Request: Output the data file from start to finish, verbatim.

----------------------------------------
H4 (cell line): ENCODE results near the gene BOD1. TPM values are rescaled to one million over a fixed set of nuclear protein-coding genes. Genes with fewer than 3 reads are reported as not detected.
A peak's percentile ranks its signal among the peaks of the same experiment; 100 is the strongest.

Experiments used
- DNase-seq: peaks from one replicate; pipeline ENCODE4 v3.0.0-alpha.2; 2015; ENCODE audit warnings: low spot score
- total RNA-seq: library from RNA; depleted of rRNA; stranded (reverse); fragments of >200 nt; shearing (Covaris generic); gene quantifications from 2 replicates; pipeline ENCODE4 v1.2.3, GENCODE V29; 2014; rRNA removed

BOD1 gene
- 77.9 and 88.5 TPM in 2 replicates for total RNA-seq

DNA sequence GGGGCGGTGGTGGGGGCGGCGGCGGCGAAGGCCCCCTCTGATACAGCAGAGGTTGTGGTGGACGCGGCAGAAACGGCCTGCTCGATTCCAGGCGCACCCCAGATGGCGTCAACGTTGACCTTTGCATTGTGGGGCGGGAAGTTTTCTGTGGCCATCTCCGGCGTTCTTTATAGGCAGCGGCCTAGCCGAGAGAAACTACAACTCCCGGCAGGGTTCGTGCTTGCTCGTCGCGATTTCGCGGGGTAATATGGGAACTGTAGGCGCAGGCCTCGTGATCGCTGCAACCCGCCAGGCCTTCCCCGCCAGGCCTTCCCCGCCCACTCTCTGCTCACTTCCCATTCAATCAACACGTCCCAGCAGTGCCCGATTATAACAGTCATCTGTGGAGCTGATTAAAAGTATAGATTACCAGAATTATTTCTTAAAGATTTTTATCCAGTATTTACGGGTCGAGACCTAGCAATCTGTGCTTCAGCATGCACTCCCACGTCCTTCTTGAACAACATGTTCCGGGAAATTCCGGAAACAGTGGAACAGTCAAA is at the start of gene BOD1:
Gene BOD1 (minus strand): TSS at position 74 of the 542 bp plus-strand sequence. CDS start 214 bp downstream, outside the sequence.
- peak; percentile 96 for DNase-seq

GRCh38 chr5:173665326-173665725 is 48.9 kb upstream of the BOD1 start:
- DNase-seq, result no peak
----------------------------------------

H4 (cell line): ENCODE results near the gene BOD1. TPM values are rescaled to one million over a fixed set of nuclear protein-coding genes. Genes with fewer than 3 reads are reported as not detected.
A peak's percentile ranks its signal among the peaks of the same experiment; 100 is the strongest.

Experiments used
- DNase-seq: peaks from one replicate; pipeline ENCODE4 v3.0.0-alpha.2; 2015; ENCODE audit warnings: low spot score
- total RNA-seq: library from RNA; depleted of rRNA; stranded (reverse); fragments of >200 nt; shearing (Covaris generic); gene quantifications from 2 replicates; pipeline ENCODE4 v1.2.3, GENCODE V29; 2014; rRNA removed

BOD1 gene
- 77.9 and 88.5 TPM in 2 replicates for total RNA-seq

DNA sequence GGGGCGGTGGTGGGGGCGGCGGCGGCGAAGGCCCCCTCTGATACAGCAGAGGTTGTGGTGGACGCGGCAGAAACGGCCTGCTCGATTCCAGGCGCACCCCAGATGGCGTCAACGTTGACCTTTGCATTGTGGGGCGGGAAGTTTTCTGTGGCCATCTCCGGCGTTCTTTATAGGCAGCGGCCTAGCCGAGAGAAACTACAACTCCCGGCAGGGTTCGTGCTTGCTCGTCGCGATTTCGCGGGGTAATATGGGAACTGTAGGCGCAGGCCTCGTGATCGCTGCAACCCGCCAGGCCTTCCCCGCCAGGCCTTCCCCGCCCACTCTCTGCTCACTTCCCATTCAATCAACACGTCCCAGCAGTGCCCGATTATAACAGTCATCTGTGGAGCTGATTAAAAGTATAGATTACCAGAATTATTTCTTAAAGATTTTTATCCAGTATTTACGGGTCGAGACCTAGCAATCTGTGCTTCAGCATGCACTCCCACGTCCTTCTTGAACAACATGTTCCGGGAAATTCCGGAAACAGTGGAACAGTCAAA is at the start of gene BOD1:
Gene BOD1 (minus strand): TSS at position 74 of the 542 bp plus-strand sequence. CDS start 214 bp downstream, outside the sequence.
- peak; percentile 96 for DNase-seq

GRCh38 chr5:173665326-173665725 is 48.9 kb upstream of the BOD1 start:
- DNase-seq, result no peak